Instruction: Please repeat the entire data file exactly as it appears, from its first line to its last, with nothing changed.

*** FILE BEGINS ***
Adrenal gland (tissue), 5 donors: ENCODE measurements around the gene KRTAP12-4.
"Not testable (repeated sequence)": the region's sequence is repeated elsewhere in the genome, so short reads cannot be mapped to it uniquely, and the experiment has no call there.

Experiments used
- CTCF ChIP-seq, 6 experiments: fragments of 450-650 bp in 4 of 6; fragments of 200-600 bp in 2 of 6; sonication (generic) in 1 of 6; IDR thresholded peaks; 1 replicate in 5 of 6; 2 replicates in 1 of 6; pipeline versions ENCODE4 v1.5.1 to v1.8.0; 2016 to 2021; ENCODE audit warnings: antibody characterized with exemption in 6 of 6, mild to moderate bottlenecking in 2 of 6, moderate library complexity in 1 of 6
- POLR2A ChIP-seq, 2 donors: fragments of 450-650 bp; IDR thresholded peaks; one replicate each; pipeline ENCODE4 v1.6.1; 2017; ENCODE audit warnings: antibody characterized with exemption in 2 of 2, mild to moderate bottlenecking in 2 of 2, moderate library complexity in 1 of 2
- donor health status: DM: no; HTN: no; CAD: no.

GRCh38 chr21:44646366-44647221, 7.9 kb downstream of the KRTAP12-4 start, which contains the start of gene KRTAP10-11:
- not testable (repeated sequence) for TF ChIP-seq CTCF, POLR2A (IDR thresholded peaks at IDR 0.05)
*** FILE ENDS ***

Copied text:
Adrenal gland (tissue), 5 donors: ENCODE measurements around the gene KRTAP12-4.
"Not testable (repeated sequence)": the region's sequence is repeated elsewhere in the genome, so short reads cannot be mapped to it uniquely, and the experiment has no call there.

Experiments used
- CTCF ChIP-seq, 6 experiments: fragments of 450-650 bp in 4 of 6; fragments of 200-600 bp in 2 of 6; sonication (generic) in 1 of 6; IDR thresholded peaks; 1 replicate in 5 of 6; 2 replicates in 1 of 6; pipeline versions ENCODE4 v1.5.1 to v1.8.0; 2016 to 2021; ENCODE audit warnings: antibody characterized with exemption in 6 of 6, mild to moderate bottlenecking in 2 of 6, moderate library complexity in 1 of 6
- POLR2A ChIP-seq, 2 donors: fragments of 450-650 bp; IDR thresholded peaks; one replicate each; pipeline ENCODE4 v1.6.1; 2017; ENCODE audit warnings: antibody characterized with exemption in 2 of 2, mild to moderate bottlenecking in 2 of 2, moderate library complexity in 1 of 2
- donor health status: DM: no; HTN: no; CAD: no.

GRCh38 chr21:44646366-44647221, 7.9 kb downstream of the KRTAP12-4 start, which contains the start of gene KRTAP10-11:
- not testable (repeated sequence) for TF ChIP-seq CTCF, POLR2A (IDR thresholded peaks at IDR 0.05)